A tale of real-life heroism got the fall awards season off to a good start this week.
2005 marked the first time since 1996 that the Best Picture winner did not gross at least $100 million, the first time since 1985 that not one of the Best Picture nominees grossed at least $100 million, and the first time in living memory that the Oscar did not go to one of the Top 25 films in North America. In fact, the winner that year — Crash — grossed a mere $54.6 million and ranked way, way down at #49.
Ever since then, the Oscar for Best Picture has alternated between relatively big hits and somewhat smaller box-office performers. But that trend could end this year, as the Academy now seems poised to reward two small films in a row.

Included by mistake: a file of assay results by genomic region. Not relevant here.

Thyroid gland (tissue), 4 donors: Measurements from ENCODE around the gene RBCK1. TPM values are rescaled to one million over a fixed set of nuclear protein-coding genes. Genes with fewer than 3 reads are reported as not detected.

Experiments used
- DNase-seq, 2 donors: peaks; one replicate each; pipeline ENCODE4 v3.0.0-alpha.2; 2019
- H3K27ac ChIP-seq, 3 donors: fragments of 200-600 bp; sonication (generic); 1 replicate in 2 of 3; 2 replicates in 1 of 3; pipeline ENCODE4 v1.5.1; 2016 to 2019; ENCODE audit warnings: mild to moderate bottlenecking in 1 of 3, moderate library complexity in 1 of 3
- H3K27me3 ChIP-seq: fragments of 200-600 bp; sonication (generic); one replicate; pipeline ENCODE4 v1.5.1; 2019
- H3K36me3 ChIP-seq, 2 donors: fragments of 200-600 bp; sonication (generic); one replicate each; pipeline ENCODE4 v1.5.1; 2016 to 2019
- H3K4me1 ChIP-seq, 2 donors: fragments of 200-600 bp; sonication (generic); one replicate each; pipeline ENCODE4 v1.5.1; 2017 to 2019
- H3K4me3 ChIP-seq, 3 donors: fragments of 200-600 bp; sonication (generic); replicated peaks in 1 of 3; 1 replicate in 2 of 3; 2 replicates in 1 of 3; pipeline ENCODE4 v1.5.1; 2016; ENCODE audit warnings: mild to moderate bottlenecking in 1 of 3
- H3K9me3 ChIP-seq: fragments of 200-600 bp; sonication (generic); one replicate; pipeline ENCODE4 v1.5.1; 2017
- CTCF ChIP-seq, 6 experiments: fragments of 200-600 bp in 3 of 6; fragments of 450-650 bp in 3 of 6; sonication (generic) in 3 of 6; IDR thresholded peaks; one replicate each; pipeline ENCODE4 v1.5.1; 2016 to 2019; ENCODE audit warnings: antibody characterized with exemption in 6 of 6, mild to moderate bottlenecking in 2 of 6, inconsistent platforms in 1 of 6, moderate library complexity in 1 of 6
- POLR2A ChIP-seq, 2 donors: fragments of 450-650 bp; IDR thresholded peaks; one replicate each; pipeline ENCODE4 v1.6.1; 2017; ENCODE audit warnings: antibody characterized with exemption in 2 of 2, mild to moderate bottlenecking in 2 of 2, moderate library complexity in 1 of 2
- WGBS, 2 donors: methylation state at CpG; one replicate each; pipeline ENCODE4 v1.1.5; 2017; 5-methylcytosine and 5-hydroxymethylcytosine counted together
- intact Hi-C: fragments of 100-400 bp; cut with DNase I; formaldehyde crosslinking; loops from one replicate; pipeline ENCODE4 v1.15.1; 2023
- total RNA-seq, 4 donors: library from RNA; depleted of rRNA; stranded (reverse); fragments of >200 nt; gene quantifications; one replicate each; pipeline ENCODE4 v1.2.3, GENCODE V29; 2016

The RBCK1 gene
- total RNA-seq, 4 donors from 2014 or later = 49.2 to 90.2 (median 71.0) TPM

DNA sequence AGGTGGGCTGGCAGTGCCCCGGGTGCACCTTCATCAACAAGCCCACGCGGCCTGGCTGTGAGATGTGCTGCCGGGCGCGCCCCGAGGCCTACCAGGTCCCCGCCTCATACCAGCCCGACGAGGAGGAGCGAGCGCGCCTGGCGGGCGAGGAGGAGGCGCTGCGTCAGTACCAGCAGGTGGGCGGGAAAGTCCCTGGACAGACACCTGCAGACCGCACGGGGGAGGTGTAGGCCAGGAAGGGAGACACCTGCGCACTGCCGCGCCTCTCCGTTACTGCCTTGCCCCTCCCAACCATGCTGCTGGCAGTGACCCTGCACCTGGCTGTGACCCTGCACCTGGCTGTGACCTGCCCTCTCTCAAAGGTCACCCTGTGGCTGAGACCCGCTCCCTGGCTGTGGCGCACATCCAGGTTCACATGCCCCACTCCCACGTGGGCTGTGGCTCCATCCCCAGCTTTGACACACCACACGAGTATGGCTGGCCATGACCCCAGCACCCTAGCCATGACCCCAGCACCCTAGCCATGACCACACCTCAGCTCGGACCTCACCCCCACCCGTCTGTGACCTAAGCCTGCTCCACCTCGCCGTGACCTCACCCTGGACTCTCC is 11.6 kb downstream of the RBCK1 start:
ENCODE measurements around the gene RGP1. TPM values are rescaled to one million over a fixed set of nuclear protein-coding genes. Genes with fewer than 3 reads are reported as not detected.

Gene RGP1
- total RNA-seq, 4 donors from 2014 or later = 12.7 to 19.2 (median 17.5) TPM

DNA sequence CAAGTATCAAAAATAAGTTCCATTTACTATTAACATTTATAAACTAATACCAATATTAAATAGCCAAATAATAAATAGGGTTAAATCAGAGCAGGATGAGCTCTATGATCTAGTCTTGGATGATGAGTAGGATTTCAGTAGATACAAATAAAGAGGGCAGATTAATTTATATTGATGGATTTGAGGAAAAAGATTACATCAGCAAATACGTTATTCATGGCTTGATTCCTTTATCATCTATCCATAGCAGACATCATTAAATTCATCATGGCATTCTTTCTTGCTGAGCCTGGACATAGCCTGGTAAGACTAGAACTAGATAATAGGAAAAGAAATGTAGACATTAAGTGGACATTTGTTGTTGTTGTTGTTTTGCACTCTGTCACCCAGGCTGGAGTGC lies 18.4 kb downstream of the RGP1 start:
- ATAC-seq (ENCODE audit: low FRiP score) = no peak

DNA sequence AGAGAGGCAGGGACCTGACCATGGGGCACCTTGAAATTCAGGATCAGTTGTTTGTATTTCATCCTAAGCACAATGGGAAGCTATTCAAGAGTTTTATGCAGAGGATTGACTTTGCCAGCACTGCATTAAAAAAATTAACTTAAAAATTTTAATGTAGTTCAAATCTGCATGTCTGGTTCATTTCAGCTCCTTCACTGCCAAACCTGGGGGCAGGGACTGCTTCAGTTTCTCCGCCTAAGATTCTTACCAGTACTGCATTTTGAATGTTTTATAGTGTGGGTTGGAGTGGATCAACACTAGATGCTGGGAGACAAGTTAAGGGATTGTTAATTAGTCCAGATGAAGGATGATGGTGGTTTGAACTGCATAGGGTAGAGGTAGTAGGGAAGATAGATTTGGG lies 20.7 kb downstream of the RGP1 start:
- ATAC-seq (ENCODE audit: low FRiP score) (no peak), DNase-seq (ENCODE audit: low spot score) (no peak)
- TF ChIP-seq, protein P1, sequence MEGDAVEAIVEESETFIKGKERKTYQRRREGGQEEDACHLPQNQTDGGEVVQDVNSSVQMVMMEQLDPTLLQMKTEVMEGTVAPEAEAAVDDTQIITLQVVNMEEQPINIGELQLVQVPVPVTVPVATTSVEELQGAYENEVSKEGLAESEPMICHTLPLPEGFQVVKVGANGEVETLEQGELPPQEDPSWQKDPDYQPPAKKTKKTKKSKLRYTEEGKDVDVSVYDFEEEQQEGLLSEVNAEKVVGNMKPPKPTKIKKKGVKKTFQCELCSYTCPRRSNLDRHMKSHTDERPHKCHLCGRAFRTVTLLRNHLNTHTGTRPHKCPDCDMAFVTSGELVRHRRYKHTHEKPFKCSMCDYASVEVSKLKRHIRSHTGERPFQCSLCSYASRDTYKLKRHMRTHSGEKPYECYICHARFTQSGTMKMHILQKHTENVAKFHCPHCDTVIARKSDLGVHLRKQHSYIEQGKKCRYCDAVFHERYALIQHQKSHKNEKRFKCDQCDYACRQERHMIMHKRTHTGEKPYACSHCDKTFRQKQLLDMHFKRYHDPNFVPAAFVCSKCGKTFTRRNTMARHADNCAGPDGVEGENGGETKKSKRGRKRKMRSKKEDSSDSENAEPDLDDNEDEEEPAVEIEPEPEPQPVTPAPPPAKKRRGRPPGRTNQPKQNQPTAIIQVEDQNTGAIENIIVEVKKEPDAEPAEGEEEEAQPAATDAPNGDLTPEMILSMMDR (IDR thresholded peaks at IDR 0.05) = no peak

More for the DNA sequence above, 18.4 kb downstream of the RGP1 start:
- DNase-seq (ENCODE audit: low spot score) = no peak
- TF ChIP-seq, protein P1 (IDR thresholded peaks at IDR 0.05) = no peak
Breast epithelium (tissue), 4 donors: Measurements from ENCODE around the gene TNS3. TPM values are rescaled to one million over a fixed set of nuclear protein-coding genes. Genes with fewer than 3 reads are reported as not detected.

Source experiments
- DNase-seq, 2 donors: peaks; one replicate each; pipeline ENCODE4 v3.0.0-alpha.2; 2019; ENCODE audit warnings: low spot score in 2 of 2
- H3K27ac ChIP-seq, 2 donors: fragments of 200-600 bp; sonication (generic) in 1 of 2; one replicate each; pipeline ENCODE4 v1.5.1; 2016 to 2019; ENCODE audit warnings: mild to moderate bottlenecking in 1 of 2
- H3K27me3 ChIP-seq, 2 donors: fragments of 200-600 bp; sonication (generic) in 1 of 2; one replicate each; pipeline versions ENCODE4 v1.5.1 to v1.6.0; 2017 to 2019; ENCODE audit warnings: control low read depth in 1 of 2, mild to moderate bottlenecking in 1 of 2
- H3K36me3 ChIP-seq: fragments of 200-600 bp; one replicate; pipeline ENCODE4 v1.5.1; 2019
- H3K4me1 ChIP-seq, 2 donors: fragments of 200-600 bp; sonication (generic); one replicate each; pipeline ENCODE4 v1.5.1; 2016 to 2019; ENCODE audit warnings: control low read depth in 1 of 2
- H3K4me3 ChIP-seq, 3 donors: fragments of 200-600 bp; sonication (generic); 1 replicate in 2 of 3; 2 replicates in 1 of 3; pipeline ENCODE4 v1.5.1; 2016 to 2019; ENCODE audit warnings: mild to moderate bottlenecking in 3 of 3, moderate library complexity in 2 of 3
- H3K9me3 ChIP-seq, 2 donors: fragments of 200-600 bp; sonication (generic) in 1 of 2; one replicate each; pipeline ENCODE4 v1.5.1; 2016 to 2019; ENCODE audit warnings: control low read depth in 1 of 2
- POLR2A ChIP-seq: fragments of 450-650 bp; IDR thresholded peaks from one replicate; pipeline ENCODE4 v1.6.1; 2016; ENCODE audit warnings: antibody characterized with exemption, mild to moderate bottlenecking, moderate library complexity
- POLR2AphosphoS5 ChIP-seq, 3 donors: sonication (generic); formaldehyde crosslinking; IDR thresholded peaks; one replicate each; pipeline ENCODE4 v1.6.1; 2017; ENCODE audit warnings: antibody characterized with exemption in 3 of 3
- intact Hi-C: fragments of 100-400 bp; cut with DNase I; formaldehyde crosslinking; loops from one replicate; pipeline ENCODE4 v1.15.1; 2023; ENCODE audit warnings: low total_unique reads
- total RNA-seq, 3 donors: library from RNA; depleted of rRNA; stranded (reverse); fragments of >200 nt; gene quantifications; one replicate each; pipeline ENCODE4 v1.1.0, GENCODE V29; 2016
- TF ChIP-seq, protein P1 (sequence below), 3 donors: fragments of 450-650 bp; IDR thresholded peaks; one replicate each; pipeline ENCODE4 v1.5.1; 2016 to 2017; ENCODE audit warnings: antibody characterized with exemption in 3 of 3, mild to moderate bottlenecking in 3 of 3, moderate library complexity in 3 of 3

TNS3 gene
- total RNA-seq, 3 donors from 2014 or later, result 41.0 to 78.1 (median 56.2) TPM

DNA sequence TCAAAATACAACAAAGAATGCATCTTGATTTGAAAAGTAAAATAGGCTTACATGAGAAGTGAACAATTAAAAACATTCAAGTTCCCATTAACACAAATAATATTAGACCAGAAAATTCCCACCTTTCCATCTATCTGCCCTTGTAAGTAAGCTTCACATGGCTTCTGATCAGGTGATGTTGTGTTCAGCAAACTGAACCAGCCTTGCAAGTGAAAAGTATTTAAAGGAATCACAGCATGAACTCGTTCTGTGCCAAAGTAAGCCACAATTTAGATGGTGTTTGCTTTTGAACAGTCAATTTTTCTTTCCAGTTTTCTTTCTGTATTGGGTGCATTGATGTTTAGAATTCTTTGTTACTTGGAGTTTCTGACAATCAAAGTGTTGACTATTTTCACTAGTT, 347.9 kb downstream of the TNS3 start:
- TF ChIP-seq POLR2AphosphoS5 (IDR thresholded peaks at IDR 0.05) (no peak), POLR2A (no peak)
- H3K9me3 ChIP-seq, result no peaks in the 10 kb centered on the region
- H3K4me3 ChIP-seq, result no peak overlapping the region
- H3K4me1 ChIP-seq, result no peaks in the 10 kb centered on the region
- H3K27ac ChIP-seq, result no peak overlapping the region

Box-office update: Robots ride dinosaurs, some films do better than the buzz would suggest, and Noah leaves North American theatres (while enjoying its third week in Japan)
The big story this week is that Transformers: Age of Extinction supposedly became the first film of the year to gross over $100 million in a single weekend (in North America, that is) — but that figure was quickly disputed by rival studios, who said the film actually came in just a tiny bit beneath that amount. Whatever. It was still pretty huge.
Clint Eastwood shot to big-screen fame in a series of “spaghetti westerns”, the first of which, A Fistful of Dollars (1964), was based on a Japanese samurai flick called Yojimbo (1961). Now things are coming full circle, as Variety reports that a Japanese remake of Eastwood’s final western Unforgiven (1992) is now in the works.
The new film will be directed by Korean-Japanese filmmaker Lee Sang-il, and will star Ken Watanabe (best known in North America for his parts in such Hollywood films as The Last Samurai, Batman Begins and Inception) as a retired samurai modeled after the Eastwood character. Watanabe, incidentally, has actually worked with Eastwood himself already, having starred in Clint’s World War II movie Letters from Iwo Jima (2006).